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UNPRECEDENTED SURGE OF ONLINE EXTREMISM AFTER CHRISTCHURCH

The Christchurch terrorist attack has prompted an unprecedented surge in online activity by white supremacists as well as a call by a group within Islamic State for attacks on Australians travelling in Indonesia, according to Rita Katz, the director of the SITE Intelligence Group.  Katz said the wave of online support that the Christchurch attack is attracting is unlike the response to any other right-wing attack. “Attacks always spark reactions from different extremist groups, but there has never been a response like that to the Christchurch attack,” she said.  “His target, deadly execution, and his live streaming of the event fuelled these communities’ unprecedented response.

The reactions are like nothing we’ve seen thus far from the far-right across the globe,” she said.  “If you compared it to jihadist attacks, it was like the 9-11 of far-right terrorists.  Even the horrific Norway attacks by Anders Breivik didn’t amass this level of universal approval by the far-right.”  She said SITE, which monitors online extremism for corporate and government clients, is monitoring a surge in calls for similar attacks by far right extremists, many of who are calling for further similar attacks. “A month after his attack, those in the far-right still talk online about their desire to ‘Make Brenton Proud’ by committing acts of violence and share endearing artwork of him.

Many of the posts incite violence against Muslims. Ms Katz said white supremacists have discussed the “lesson of Christchurch” as being that “accelerationism works”.  Accelerationism meaning violent, retaliation-sparking attacks like Tarrant’s, she said.  SITE has also collected calls for white supremacists in New Zealand to steal guns in the wake of newly implemented gun control measures.  Similarly SITE has detected calls for revenge attacks against Australians by Muslim extremists.  One message called on IS supporters to “sharpen your knife” and attack Australians in Indonesia.  “If you find kuffar travellers from the land of Australia, then stab him!” it said in part.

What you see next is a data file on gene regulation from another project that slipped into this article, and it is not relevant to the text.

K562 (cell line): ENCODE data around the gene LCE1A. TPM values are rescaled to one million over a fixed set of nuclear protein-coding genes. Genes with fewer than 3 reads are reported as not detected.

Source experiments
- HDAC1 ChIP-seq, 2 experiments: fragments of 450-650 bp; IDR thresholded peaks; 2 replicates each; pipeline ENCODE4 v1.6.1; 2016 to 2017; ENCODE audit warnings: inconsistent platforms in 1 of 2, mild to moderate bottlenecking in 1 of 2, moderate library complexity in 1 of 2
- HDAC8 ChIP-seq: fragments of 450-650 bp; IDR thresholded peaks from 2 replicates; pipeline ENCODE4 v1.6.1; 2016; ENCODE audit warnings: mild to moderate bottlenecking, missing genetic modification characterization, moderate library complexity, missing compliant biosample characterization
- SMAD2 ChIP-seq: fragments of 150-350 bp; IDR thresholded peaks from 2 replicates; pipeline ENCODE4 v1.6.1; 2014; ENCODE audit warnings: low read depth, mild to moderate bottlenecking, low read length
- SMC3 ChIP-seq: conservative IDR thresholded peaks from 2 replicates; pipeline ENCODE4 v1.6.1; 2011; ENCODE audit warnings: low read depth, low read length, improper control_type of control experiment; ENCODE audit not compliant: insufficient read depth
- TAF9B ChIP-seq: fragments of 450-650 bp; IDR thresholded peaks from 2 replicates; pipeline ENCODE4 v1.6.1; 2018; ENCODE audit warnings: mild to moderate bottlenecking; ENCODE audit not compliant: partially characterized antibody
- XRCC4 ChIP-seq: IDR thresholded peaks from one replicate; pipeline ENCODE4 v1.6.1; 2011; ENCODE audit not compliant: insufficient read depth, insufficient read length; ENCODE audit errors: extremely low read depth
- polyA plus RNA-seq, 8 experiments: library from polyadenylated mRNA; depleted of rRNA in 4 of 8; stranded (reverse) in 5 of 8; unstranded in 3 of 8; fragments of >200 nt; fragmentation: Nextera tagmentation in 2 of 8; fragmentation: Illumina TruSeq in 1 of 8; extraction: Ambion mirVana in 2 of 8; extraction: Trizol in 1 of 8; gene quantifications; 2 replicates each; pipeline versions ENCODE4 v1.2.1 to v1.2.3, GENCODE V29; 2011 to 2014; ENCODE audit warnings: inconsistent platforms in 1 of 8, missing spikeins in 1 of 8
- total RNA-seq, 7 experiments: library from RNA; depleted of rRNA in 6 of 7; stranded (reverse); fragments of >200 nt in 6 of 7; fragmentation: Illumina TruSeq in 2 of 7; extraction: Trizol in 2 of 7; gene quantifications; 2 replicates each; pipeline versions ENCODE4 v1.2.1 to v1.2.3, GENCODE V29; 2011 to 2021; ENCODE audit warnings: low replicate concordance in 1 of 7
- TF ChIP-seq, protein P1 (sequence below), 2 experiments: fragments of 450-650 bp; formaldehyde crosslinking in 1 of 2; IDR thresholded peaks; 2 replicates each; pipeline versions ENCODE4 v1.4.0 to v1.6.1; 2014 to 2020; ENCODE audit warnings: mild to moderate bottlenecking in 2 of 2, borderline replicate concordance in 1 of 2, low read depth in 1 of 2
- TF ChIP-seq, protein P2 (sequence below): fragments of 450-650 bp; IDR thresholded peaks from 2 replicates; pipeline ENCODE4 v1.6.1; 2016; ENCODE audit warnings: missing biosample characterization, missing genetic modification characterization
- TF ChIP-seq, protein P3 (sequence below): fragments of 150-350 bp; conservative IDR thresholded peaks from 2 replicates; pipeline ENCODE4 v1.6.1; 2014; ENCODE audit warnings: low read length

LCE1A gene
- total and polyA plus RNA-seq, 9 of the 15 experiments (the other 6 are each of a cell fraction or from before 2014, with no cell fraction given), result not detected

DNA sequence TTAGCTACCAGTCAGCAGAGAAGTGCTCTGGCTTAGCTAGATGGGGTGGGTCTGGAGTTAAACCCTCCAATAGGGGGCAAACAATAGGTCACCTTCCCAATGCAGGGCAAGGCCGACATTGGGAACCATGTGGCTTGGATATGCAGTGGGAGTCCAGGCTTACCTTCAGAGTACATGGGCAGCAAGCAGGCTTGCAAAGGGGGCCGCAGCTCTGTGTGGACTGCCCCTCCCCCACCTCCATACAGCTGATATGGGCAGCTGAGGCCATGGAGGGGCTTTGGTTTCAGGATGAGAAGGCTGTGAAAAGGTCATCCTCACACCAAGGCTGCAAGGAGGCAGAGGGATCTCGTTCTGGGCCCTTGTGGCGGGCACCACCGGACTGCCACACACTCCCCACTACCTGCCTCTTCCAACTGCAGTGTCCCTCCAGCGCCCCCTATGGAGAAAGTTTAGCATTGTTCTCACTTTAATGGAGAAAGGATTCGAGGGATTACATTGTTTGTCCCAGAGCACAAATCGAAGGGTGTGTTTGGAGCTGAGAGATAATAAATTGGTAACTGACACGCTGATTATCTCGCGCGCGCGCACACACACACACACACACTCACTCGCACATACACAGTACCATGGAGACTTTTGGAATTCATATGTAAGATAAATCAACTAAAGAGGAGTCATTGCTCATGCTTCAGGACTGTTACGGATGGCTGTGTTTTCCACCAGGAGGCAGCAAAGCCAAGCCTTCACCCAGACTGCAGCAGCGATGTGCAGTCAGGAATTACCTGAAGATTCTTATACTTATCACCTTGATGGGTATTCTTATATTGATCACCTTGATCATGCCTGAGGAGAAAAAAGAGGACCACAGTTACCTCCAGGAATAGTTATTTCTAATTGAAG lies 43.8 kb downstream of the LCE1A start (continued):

She said the recruitment and radicalisation activities of white supremacist and jihadist groups in the wake of the attacks mirrored one another.  Writing in the Daily Beast earlier this month Ms Katz noted that while right-wing extremists sought to exploit the Christchurch attack in online venues ranging from community-specific forums like Stormfront and Vanguard News Network (VNN) to alternative, free-speech-purposed social media platforms like Gab and Minds, jihadists were doing the same thing on platforms like Telegram messenger and Facebook.

“These parallel incitements by both jihadists and far-right extremists strip both movements of their ideological veils, leaving behind a much barer look at extremism itself,” she wrote.  “For these violent groups and communities, such tragedies are mutually beneficial events.  An attack like that in Christchurch should not be seen simply as a tragedy in and of itself; it is a link in a longer chain of attacks. “From jihadists’ attacks on Charlie Hebdo in France and Pulse nightclub in Orlando, to white nationalists’ attacks on the Islamic Cultural Centre of Quebec City and now in Christchurch, these events adds fuel to extremists’ delusions of ‘Crusades’ and ethnic ‘invasions.’”

Source: Sydney Morning Herald